Influence of microtopography and nutrient limitation on belowground productivity in an old-growth floodplain forest at Congaree National Park, SC, USA
Type of Degreethesis
DepartmentForestry and Wildlife Sciences
MetadataShow full item record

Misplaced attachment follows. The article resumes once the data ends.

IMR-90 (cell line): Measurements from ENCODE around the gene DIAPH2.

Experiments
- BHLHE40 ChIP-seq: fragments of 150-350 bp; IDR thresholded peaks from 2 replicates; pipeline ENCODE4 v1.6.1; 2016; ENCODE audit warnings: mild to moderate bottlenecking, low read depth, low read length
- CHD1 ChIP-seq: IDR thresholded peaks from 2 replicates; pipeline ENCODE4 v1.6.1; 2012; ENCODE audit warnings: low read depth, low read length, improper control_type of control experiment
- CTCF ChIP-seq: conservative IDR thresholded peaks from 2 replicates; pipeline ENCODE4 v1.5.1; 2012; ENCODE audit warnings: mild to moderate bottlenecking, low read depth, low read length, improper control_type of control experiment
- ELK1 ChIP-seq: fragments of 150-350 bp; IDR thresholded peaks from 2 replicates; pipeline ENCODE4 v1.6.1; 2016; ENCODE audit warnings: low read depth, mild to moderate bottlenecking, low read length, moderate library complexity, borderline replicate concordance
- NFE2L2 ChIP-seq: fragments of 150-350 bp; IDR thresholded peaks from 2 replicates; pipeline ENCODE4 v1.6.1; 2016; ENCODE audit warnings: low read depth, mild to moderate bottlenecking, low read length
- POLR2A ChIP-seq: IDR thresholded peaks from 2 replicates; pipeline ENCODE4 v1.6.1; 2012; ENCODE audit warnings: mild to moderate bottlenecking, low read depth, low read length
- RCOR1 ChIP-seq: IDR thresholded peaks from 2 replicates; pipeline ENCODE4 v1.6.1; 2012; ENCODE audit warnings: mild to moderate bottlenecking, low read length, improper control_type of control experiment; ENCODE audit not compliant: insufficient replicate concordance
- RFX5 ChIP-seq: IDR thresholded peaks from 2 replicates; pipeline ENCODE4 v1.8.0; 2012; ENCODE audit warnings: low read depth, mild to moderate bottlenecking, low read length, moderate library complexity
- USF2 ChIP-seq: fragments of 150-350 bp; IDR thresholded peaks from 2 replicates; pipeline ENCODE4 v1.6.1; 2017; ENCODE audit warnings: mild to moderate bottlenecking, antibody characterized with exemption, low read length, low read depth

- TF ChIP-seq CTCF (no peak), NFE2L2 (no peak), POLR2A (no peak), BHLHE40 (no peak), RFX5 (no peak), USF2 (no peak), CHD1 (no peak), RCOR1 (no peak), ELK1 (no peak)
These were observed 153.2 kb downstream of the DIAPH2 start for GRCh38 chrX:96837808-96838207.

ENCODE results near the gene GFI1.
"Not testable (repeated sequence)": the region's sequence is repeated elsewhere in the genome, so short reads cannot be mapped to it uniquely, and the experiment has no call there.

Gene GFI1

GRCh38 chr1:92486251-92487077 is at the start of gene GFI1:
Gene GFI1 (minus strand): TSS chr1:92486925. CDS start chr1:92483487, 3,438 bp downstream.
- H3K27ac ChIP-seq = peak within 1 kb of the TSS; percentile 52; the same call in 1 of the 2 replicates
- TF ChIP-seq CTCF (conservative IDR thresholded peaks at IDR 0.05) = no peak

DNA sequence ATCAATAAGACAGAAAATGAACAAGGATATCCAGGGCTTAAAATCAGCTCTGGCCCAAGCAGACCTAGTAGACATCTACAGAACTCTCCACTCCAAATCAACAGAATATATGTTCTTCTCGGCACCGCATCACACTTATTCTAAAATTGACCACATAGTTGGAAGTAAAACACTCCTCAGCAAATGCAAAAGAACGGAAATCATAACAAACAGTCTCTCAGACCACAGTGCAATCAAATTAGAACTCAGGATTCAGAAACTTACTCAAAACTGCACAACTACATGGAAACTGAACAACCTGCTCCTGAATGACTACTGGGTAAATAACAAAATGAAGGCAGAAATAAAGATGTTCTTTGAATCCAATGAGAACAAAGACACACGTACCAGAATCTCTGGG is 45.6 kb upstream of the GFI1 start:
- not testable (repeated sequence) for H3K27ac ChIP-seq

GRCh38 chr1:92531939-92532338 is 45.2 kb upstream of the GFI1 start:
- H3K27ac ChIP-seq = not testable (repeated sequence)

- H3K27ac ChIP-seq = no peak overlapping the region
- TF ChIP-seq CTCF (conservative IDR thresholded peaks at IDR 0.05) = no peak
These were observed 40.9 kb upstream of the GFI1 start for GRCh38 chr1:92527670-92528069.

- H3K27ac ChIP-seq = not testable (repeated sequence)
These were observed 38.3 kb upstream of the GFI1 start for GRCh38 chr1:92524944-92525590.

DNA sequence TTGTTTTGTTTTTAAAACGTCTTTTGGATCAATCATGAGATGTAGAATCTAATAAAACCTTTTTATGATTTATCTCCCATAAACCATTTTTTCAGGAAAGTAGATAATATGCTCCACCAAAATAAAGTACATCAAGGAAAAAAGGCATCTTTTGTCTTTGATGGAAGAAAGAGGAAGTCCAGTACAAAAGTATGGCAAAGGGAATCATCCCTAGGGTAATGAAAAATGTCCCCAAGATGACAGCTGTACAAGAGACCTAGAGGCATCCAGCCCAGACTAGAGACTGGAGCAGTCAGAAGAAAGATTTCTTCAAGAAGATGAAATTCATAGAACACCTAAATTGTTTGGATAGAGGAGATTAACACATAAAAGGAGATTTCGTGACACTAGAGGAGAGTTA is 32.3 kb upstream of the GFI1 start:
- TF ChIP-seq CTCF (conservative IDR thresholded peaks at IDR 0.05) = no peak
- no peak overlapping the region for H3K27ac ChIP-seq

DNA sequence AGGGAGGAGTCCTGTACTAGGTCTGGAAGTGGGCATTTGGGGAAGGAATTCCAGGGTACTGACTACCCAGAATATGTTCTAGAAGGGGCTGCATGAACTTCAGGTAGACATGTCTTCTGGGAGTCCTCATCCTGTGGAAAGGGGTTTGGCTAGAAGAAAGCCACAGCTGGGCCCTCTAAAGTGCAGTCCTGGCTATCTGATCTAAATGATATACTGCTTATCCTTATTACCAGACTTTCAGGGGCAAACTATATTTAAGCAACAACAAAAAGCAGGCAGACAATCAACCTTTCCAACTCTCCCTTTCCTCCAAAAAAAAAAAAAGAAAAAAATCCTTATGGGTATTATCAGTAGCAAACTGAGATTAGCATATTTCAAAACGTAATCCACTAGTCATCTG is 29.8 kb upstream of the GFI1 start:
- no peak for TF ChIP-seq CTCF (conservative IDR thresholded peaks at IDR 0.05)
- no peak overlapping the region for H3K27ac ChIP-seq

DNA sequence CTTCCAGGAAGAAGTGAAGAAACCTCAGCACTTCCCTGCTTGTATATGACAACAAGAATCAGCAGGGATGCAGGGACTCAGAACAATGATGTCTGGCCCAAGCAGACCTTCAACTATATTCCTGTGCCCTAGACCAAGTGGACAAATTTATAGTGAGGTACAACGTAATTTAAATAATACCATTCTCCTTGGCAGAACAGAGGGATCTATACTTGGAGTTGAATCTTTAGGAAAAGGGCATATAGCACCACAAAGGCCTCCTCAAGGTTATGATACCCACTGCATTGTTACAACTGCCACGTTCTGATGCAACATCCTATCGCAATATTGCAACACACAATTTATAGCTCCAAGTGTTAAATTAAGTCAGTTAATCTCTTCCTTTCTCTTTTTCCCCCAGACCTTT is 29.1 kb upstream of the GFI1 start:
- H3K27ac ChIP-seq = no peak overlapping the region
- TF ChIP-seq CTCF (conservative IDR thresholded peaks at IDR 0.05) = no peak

This study was designed to improve our understanding of nutrient cycling, C storage and belowground net primary productivity (BNPP) in an old-growth floodplain forest. Four microsites were established parallel to the Congaree River on a floodplain in Congaree National Park, SC, decreasing in elevation from the river (natural levee > flat > transitional > backswamp). Response variables for each microsite included: BNPP (June 2011-March 2013) and results from two fertilized root in-growth core studies (summer 2012, fall 2012). BNPP decreased significantly in the following order: natural levee, flat, transitional, and backswamp. Combined N+P fertilization treatments significantly increased fine root productivity relative to the control, suggesting that N and P co-limit fine root productivity in this floodplain forest. Results indicate that significant differences in root growth patterns and nutrient dynamics occur along an elevational gradient, and water availability has a greater effect on fine root productivity than does a single nutrient.